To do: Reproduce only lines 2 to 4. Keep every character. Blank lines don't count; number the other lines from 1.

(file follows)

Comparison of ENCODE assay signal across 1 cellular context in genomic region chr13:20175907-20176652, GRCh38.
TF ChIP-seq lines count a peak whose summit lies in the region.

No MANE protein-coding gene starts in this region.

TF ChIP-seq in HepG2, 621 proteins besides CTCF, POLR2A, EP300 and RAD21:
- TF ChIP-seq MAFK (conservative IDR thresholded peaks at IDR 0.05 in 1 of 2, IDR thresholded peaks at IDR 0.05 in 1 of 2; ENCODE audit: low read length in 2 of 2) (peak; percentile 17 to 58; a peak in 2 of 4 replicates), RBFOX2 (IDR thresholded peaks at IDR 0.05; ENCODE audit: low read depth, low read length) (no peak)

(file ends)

TF ChIP-seq lines count a peak whose summit lies in the region.

No MANE protein-coding gene starts in this region.

TF ChIP-seq in HepG2, 621 proteins besides CTCF, POLR2A, EP300 and RAD21: